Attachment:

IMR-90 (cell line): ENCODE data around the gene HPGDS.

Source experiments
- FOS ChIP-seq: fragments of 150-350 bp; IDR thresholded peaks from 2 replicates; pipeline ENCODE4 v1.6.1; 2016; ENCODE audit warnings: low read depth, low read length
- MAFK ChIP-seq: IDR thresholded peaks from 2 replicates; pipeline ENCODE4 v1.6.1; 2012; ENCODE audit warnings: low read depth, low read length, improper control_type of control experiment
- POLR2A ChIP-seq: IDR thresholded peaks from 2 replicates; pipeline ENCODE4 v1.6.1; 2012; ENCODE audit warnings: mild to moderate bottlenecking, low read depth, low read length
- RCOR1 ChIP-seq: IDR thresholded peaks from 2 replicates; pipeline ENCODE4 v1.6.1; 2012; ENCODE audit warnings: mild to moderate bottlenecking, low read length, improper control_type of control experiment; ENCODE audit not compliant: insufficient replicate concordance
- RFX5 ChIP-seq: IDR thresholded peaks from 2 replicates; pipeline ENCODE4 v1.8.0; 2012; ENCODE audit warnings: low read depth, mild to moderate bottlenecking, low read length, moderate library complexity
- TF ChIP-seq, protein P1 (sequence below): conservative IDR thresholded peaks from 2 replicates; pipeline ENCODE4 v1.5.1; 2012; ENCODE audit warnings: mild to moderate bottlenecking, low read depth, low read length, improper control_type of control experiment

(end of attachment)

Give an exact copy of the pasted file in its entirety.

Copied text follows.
IMR-90 (cell line): ENCODE data around the gene HPGDS.

Source experiments
- FOS ChIP-seq: fragments of 150-350 bp; IDR thresholded peaks from 2 replicates; pipeline ENCODE4 v1.6.1; 2016; ENCODE audit warnings: low read depth, low read length
- MAFK ChIP-seq: IDR thresholded peaks from 2 replicates; pipeline ENCODE4 v1.6.1; 2012; ENCODE audit warnings: low read depth, low read length, improper control_type of control experiment
- POLR2A ChIP-seq: IDR thresholded peaks from 2 replicates; pipeline ENCODE4 v1.6.1; 2012; ENCODE audit warnings: mild to moderate bottlenecking, low read depth, low read length
- RCOR1 ChIP-seq: IDR thresholded peaks from 2 replicates; pipeline ENCODE4 v1.6.1; 2012; ENCODE audit warnings: mild to moderate bottlenecking, low read length, improper control_type of control experiment; ENCODE audit not compliant: insufficient replicate concordance
- RFX5 ChIP-seq: IDR thresholded peaks from 2 replicates; pipeline ENCODE4 v1.8.0; 2012; ENCODE audit warnings: low read depth, mild to moderate bottlenecking, low read length, moderate library complexity
- TF ChIP-seq, protein P1 (sequence below): conservative IDR thresholded peaks from 2 replicates; pipeline ENCODE4 v1.5.1; 2012; ENCODE audit warnings: mild to moderate bottlenecking, low read depth, low read length, improper control_type of control experiment